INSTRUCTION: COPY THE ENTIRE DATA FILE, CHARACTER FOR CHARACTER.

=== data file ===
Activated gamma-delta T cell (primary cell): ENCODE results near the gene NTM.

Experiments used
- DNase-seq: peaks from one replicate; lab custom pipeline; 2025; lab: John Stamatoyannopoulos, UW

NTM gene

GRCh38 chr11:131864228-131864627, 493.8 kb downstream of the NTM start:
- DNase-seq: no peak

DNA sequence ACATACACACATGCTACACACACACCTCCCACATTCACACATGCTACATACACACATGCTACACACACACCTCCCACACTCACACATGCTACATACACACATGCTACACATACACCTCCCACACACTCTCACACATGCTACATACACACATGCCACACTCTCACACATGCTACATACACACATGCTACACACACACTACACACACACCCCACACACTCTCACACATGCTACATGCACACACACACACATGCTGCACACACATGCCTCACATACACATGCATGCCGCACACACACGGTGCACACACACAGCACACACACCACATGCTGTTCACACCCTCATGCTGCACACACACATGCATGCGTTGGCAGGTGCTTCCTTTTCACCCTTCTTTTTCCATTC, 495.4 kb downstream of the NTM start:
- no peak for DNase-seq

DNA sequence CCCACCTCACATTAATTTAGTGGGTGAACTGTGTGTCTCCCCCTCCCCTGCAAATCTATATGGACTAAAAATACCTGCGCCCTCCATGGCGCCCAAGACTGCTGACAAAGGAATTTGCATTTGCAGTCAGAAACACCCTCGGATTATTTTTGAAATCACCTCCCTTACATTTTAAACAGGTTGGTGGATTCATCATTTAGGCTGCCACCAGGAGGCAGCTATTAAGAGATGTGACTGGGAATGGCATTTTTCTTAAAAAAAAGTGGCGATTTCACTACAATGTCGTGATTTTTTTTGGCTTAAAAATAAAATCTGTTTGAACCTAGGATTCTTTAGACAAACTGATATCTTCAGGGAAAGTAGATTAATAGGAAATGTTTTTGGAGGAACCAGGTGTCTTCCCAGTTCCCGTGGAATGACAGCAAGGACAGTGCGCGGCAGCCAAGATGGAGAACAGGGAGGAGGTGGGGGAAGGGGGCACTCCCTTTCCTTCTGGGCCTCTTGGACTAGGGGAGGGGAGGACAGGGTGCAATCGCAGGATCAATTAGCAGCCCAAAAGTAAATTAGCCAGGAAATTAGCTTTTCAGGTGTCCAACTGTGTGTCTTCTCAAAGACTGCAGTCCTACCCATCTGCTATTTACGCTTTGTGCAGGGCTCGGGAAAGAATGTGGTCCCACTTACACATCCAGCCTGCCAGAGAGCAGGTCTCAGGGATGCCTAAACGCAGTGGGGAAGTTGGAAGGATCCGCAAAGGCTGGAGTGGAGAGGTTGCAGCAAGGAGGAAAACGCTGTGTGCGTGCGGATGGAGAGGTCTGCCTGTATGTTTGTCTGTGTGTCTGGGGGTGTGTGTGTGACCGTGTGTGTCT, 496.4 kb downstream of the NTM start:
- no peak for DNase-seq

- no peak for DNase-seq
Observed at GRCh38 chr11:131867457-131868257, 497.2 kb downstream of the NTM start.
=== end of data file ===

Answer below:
Activated gamma-delta T cell (primary cell): ENCODE results near the gene NTM.

Experiments used
- DNase-seq: peaks from one replicate; lab custom pipeline; 2025; lab: John Stamatoyannopoulos, UW

NTM gene

GRCh38 chr11:131864228-131864627, 493.8 kb downstream of the NTM start:
- DNase-seq: no peak

DNA sequence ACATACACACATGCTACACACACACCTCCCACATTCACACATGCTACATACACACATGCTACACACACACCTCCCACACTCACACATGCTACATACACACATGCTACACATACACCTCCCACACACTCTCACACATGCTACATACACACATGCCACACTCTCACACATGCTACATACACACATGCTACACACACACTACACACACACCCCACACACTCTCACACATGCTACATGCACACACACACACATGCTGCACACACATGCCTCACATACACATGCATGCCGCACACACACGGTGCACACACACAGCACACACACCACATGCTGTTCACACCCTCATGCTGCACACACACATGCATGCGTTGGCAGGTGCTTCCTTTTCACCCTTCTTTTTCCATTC, 495.4 kb downstream of the NTM start:
- no peak for DNase-seq

DNA sequence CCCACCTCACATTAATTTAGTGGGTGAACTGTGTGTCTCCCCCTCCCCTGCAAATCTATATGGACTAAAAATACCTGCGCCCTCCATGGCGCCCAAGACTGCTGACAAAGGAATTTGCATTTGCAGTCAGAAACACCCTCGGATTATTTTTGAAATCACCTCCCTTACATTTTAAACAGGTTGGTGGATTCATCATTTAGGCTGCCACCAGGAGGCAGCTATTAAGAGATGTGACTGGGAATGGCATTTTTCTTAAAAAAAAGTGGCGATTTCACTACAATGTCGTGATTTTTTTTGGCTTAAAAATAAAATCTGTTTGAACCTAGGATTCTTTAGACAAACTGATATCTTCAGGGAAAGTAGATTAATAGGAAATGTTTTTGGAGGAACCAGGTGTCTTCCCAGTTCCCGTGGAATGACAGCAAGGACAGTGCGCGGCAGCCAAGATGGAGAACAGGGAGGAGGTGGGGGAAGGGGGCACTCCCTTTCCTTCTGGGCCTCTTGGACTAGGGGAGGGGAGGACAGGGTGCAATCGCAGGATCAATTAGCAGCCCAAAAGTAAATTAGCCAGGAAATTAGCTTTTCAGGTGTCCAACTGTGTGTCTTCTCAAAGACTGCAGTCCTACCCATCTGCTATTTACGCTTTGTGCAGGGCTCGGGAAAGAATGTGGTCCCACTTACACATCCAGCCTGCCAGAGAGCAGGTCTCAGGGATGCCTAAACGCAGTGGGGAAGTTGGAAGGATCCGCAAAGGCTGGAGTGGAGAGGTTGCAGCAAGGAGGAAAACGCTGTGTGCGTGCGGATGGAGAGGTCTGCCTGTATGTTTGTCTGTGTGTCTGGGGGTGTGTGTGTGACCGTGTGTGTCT, 496.4 kb downstream of the NTM start:
- no peak for DNase-seq

- no peak for DNase-seq
Observed at GRCh38 chr11:131867457-131868257, 497.2 kb downstream of the NTM start.